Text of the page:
There is an ancient, millennial old, question - Where does God dwell? And there is a newer, but linked question - What is the Church?
Ezekiel , the first prophet to prophesy outside of Israel to those in exile, describes in a vision, the new temple where those with a new heart and a new spirit will worship -
"The angel brought me to the entrance of the temple and I saw watering flow out" he says.
This new temple is not static, rigid and inert, rather it flows to renew, sustain and sanctify life
Ezekiel continues to describe the inclusive scope of the new temple
“every sort of creature will be found there and on the banks of this river (this flood of grace) every kind of fruit tree shall grow. Their fruit shall be food (because it will ease hunger) and their leaves shall be medicine" (because it will ease suffering).
This new temple is not some place to go to (and passively sit). It is a force of Grace and Blessing that is active in transforming the world.
St Paul bluntly tells the Corinthians. - "You are God's building".
In the second reading he describes that he has laid the foundation of faith, the living temple, not with brick and mortar, but according to the Grace he has received, which is Jesus Christ.
In his faith Paul laid the groundwork, which others, in their faith will build upon.
This living church is alive and evolving, it is not stone but flesh, it is not courtyards but community, it is not architecture it is the Body of Christ.
This is where the Spirit dwells, this is where God is present and is where holiness pours forth like some magnificent river sweeping aside all injustice.
Both Ezekiel and St Paul have a vision that God's house that is not a building.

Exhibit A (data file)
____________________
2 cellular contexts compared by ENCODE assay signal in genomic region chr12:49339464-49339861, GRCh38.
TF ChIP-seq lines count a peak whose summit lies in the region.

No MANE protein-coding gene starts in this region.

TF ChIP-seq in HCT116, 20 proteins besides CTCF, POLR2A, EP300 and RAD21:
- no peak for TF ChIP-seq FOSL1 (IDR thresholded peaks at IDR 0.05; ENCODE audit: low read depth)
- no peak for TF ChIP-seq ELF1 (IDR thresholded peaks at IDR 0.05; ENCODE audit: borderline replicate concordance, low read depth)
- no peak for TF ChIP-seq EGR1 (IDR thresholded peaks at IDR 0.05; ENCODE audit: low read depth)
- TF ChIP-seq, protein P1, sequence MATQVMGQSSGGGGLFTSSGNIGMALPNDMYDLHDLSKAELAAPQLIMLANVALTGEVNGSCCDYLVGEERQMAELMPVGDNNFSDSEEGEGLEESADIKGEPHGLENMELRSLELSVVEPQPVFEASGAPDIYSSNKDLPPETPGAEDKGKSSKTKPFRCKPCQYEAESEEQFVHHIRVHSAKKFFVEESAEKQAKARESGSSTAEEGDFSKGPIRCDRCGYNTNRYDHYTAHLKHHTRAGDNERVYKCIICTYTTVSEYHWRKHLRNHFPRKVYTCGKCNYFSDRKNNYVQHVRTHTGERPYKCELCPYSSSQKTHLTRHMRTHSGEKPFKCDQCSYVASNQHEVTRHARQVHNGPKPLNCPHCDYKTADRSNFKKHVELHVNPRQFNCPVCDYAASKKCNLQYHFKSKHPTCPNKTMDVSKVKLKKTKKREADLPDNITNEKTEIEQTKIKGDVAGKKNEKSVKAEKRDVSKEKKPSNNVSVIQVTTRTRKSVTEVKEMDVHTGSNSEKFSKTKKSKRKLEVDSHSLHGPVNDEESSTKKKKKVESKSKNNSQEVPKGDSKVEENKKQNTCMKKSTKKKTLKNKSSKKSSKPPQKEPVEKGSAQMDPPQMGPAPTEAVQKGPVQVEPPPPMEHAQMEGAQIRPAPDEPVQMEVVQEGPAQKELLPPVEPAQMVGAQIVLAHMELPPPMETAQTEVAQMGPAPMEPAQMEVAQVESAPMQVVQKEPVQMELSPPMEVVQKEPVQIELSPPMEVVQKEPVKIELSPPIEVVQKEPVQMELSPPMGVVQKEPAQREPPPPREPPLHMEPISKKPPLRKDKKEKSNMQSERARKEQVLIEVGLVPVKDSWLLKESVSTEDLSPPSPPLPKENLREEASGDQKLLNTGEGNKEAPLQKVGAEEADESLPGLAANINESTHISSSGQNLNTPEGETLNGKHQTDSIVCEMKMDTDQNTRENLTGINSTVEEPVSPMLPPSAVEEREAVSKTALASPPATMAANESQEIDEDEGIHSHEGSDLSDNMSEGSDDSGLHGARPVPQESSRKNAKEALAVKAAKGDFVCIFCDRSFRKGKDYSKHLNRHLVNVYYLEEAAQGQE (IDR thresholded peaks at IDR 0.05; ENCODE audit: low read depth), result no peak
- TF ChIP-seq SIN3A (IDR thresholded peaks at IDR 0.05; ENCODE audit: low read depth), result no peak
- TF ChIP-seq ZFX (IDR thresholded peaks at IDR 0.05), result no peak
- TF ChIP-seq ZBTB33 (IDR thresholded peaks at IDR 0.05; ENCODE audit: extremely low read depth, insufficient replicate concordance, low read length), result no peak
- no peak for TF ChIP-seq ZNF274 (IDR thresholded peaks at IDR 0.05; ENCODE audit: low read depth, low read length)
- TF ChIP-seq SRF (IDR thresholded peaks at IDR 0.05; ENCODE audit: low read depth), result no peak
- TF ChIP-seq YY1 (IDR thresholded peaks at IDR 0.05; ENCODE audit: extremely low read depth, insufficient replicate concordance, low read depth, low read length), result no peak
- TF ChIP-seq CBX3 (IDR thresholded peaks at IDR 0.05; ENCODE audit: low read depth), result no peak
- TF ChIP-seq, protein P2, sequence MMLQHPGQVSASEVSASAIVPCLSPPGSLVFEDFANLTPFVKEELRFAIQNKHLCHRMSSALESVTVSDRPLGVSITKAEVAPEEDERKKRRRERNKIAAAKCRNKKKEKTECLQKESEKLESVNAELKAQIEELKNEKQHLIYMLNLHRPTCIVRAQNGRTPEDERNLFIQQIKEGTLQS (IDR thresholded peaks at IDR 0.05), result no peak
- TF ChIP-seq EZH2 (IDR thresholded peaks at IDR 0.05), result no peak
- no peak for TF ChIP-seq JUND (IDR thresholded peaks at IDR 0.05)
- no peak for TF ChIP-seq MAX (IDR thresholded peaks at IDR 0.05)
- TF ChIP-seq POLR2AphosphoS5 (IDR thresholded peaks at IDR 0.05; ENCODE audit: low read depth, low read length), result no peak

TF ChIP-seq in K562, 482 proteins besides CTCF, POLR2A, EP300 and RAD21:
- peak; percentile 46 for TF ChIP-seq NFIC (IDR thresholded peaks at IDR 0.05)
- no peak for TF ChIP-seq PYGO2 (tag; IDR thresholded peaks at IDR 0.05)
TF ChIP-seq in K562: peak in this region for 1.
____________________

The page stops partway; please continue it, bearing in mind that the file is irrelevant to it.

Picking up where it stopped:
It is not someplace, but is every place where Spirit and Truth abound.
Jesus knew this. In fact, Jesus is the new temple.
In John’s Gospel we hear that the Passover was at hand and Jesus did what all good Jews should do, he went up to Jerusalem. Specifically to worship at the temple - his father's house.
He found, in the courtyard of the temple, a day like any other day, business as usual.
Money changers changed Roman coin to temple coin appropriate for offering and sellers of sacrificial animals advertised their product hoping to turn a decent profit.
Jesus sets this all on its head and he creates quite a rumpus, by his forceful actions.
This is the house of my Father, he yells, not a marketplace.
His words echoes Ezekiel’s own words "there shall no longer be traders and sellers in the house of the lord"
Jesus is simply reclaiming the house of God.
And this leads to anger from those who profit (not just monetarily) from the status quo.
Jesus, whose very existence disrupts unjust power. He confronted it directly until it became a life and death struggle with the authorities.
They cry out - what gives You the right to do what you do? They want to know in whose name is he acting ?
They want proof, some sort of evidence.
"What sign can you give us" they demand.
Jesus responds, (in spades)
"Destroy this temple and in three days I will raise it up"
This is insane they think. Here is a madman. No one has that kind of power.